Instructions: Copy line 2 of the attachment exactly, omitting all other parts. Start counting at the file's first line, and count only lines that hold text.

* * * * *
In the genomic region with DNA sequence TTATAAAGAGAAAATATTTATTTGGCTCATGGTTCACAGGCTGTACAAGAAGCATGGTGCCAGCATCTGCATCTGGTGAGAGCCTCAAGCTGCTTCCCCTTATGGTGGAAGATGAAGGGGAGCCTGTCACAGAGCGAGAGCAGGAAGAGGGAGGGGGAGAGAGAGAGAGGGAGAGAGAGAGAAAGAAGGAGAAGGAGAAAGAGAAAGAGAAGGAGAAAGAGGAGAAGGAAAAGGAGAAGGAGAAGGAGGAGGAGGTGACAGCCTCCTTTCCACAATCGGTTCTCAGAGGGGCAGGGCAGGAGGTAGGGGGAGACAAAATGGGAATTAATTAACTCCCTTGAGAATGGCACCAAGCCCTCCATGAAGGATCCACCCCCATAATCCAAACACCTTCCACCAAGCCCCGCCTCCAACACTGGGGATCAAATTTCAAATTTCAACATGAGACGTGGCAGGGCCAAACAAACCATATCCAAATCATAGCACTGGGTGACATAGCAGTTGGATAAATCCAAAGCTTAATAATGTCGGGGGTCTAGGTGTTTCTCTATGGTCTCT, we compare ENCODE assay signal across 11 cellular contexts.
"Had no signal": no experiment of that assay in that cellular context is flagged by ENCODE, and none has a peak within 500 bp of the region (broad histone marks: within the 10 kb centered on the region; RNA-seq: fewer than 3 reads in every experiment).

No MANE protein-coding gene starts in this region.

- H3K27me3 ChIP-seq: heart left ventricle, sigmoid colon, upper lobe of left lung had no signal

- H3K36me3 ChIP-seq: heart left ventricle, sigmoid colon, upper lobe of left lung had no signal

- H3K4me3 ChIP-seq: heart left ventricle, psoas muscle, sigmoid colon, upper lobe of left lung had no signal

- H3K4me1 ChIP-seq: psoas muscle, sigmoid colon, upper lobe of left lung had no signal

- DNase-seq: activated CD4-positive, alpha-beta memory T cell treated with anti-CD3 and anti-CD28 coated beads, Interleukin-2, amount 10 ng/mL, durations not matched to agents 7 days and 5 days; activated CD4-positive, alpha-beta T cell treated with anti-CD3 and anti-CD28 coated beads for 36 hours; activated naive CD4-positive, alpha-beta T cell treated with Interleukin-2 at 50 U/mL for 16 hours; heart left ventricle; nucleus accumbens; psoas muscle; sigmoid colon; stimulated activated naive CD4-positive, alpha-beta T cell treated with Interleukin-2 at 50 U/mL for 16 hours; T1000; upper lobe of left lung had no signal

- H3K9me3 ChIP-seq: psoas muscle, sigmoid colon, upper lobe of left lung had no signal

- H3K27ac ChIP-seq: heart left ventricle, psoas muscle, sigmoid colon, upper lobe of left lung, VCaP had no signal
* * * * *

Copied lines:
"Had no signal": no experiment of that assay in that cellular context is flagged by ENCODE, and none has a peak within 500 bp of the region (broad histone marks: within the 10 kb centered on the region; RNA-seq: fewer than 3 reads in every experiment).